|Re: size of community||<– Date –> <– Thread –>|
|From: Lynn Nadeau / Maraiah (welcomeolympus.net)|
|Date: Tue, 22 Jun 2010 13:17:42 -0700 (PDT)|
Basically I think you have to assess as a community how much you candrop the price down with the addition of "x" more households. ... is it enough to fully sell out theproject? You also have to be sure the number you are counting on is real. ...Can the community run on the number of units sold?
I missed the original question, but this brings up for me some practical advice based on RoseWind's experience. Keep in mind that you may end up with one or more units that doesn't sell in the ideal time frame. I suggest setting a development budget that is based on selling less than all your units - at least one unsold unit. Otherwise, the last unsold unit is apt to kick in problems. Paying tax on the unsold unit or lot, inflation in delayed development costs, etc.
Another approach, if starting from scratch is to clearly phase your development: When x number of families have bought in, we'll have a parking lot and paved streets, when X more, we'll have a common house, and when the last X join, we will have a shop and greenhouse. Or whatever specifics. What you don't want is to have all your projects partially done, held up for lack of joiners.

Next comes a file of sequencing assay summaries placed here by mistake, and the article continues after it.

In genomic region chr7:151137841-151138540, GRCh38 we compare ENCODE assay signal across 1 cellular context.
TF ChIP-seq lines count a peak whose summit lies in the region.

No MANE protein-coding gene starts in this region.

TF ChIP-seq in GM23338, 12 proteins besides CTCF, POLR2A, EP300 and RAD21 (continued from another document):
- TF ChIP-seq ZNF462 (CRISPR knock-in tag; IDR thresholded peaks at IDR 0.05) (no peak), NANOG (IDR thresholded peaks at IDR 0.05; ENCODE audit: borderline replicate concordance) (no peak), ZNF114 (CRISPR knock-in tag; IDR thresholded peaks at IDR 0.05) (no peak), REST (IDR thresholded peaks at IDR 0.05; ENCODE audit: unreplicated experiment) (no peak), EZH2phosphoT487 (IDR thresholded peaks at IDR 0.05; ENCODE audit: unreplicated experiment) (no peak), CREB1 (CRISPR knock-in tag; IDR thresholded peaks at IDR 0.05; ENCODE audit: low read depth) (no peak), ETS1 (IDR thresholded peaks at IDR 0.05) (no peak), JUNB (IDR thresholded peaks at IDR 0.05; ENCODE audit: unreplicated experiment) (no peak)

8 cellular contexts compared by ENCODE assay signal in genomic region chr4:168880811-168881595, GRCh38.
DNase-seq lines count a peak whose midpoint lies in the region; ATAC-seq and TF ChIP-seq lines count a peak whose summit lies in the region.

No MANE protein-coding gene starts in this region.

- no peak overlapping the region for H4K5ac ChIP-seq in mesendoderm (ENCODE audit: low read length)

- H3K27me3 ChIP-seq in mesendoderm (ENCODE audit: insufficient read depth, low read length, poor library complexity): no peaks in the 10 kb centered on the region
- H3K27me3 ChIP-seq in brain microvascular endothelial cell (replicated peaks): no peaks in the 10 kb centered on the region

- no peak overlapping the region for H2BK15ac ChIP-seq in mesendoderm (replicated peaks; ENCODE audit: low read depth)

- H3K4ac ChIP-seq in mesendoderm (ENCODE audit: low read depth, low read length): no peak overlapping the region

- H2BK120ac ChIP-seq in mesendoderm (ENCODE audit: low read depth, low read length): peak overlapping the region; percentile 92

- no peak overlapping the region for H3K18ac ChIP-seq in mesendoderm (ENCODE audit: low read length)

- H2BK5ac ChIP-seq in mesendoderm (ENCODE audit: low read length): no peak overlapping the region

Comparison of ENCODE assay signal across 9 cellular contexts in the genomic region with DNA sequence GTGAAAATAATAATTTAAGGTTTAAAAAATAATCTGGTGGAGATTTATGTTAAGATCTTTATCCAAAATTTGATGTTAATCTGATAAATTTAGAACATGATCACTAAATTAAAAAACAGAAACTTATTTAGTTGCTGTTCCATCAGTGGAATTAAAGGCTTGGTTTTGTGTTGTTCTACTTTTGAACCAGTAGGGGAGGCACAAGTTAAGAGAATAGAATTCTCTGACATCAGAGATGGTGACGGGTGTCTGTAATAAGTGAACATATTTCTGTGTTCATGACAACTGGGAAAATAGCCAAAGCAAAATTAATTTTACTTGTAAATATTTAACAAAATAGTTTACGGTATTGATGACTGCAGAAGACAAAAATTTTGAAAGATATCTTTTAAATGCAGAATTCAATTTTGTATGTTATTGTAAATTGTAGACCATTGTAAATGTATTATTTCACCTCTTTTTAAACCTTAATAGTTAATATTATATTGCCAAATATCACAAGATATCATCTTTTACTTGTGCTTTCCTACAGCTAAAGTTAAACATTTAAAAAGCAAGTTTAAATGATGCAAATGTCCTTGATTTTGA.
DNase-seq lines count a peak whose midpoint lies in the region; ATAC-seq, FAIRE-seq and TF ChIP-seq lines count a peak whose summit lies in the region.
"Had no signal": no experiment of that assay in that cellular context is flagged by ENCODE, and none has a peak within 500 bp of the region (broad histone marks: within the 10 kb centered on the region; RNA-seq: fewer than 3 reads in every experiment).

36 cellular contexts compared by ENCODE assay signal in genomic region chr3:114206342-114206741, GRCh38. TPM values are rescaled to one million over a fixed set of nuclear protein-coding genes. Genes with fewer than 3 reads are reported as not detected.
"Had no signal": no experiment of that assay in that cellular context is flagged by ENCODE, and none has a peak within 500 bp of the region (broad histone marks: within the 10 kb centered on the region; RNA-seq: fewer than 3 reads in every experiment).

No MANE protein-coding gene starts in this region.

Maraiah Lynn Nadeau RoseWind Cohousing, Port Townsend WA, 24 householdswith a garden full of cabbage, peas, broccoli, spinach, lettuce, rhubarb, and the first strawberries and beets.
Two resales available, at $248,000 and $385,000. www.rosewind.org
- Intentional Community trends? [was: Sad report from Bristol, (continued)
- Intentional Community trends? [was: Sad report from Bristol Fred H Olson, February 21 2005
- Re: Intentional Community trends? [was: Sad report from Bristol Stephan Wik, February 21 2005
Results generated by Tiger Technologies Web hosting using MHonArc.